In a surprising gesture, the Indian government has given the nod to an official delegation of Pakistan Indus Water Commissions to visit the Chenab Basin from January 27. The 1,000 MW Pakal Dul and 48 MW Lower Kalnal is at the heart of the visit. India’s approval is a gesture of the promise made during the 115th meeting of the Permanent Commission for Indus Waters (PCIW) held between the two countries. During the meeting, India had agreed to allow Pakistani experts to inspect the two aforementioned projects as well as the Kishanganga project at Jhelum Basin. Pakistan had agreed to allow India to inspect the Kotri Barrage over the Indus.
According to Pakistan media reports, Islamabad had raised serious concerns over the designs of Pakal Dul and Lower Kalnai projects. Islamabad’s fears were that India would use the reservoirs to create artificial water shortage or flooding in Pakistan. Moreover, Pakistan alleged that the projects had been designed in violation of the Indus Water Treaty (IWT). The IWT was signed in 1960. According to the World Bank, the Treaty has outlined a mechanism for cooperation and information exchange between the two countries regarding their use of the rivers, known as the Permanent Indus Commission, which has a commissioner from each country. However, India and Pakistan have a disagreement about the construction of the Kishenganga (330MW) and Ratle (850MW) hydroelectric power plants being built by India. “The two plants are on tributary of the Jhelum and the Chenab Rivers. The two countries disagree over whether the technical design features of the two hydroelectric plants contravene the Treaty,” says the World Bank.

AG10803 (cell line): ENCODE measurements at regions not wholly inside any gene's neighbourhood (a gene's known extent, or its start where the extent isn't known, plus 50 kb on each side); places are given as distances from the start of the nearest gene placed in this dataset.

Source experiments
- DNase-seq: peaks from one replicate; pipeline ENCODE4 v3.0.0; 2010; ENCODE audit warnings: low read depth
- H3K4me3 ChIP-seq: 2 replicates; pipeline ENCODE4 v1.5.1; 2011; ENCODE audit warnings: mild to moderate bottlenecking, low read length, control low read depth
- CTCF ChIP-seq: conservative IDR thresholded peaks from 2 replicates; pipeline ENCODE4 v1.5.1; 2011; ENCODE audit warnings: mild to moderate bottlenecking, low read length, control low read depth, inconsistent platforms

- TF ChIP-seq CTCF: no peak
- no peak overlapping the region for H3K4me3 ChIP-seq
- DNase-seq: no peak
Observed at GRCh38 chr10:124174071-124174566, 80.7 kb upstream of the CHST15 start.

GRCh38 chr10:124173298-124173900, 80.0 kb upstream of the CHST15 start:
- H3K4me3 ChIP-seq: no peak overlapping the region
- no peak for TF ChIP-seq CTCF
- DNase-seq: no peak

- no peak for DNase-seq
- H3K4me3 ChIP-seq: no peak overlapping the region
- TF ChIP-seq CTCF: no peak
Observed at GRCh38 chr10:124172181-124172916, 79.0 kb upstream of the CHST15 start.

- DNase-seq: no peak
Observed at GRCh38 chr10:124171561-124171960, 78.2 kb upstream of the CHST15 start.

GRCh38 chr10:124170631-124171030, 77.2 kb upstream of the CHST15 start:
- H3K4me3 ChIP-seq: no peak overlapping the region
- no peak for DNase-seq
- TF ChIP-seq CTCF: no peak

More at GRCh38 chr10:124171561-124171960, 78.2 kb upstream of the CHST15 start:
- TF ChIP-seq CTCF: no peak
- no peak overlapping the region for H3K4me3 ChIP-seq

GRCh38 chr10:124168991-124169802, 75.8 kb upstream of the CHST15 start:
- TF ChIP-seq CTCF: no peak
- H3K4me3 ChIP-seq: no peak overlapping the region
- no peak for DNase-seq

Can IWT Resolve the Kashmir Issue?
In 1951, David Lilienthal, a former chairman of the Tennessee Valley Authority, while on a visit to the region argued that a transboundary water accord between India and Pakistan would help ease some of the hostility from the 1947 partition as the rivers of the Indus Basin flow through Kashmir. However, the Indian Prime Minister Narendra Modi said “blood and water cannot flow together.
With the resurgence of violence in Kashmir in 2016, India made several threats to review the IWT. The Hague Institute for Global Justice states that the frustrations with the IWT exist across all levels of government, especially in the state of Jammu and Kashmir (J&K). “In 2010, Pakistan brought a case to the Permanent Court of Arbitration in The Hague over hydropower development and interference with river flow. It was awarded to Pakistan, securing a certain minimum flow to be released by India”, it said.
Experts say IWT has been and is being used as a ‘tool’ in high-level negotiations over the Kashmir dispute. Furthermore, water is strongly embedded in high-level bilateral negotiations over Kashmir.